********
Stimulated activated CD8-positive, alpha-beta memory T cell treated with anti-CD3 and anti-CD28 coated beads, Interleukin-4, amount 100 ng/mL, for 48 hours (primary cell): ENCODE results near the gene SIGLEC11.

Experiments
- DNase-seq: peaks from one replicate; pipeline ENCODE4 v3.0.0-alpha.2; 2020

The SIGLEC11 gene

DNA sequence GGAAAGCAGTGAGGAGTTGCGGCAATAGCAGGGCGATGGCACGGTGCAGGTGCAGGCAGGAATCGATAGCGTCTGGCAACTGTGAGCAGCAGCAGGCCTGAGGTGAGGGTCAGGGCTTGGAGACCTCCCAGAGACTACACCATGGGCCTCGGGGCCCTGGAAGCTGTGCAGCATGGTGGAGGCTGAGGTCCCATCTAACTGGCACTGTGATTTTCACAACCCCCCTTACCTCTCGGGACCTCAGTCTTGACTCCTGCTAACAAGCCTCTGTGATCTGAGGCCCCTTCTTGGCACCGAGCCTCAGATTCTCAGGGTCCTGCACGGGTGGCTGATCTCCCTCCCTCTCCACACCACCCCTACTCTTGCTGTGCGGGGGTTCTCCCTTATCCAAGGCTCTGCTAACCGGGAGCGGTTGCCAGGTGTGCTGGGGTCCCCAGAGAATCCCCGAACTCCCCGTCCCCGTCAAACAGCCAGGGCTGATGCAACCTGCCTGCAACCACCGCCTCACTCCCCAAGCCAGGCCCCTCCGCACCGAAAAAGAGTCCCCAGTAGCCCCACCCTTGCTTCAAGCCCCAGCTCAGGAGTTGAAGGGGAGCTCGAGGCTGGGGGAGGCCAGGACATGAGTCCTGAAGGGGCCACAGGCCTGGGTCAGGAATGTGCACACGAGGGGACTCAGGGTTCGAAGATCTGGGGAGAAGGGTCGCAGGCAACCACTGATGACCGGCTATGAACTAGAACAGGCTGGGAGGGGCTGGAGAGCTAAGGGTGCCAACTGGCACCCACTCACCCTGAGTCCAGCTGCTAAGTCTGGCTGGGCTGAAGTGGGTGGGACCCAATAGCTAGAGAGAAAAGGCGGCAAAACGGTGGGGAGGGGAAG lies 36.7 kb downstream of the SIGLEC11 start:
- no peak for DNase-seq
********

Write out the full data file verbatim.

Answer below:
Stimulated activated CD8-positive, alpha-beta memory T cell treated with anti-CD3 and anti-CD28 coated beads, Interleukin-4, amount 100 ng/mL, for 48 hours (primary cell): ENCODE results near the gene SIGLEC11.

Experiments
- DNase-seq: peaks from one replicate; pipeline ENCODE4 v3.0.0-alpha.2; 2020

The SIGLEC11 gene

DNA sequence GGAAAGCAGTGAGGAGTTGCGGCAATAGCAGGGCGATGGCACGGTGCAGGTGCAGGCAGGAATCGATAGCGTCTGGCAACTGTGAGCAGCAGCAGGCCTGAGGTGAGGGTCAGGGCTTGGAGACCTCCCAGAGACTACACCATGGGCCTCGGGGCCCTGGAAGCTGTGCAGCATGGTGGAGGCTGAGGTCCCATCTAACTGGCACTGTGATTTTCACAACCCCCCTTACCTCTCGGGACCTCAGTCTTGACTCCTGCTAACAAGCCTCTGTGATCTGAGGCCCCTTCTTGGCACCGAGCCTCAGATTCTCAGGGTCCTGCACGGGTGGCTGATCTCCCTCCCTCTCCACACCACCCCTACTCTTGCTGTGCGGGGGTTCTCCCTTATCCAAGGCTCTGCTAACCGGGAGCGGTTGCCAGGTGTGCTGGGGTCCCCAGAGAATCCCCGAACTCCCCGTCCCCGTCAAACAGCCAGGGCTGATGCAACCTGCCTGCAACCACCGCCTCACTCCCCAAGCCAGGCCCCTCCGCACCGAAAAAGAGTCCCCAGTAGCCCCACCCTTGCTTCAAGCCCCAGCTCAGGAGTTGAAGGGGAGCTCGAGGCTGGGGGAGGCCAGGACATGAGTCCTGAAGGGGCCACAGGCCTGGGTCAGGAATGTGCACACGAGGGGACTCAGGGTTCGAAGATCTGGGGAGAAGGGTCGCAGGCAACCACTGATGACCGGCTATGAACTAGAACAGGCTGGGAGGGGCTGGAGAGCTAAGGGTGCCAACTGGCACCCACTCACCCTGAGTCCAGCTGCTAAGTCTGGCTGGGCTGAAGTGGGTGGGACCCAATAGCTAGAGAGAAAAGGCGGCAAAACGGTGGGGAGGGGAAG lies 36.7 kb downstream of the SIGLEC11 start:
- no peak for DNase-seq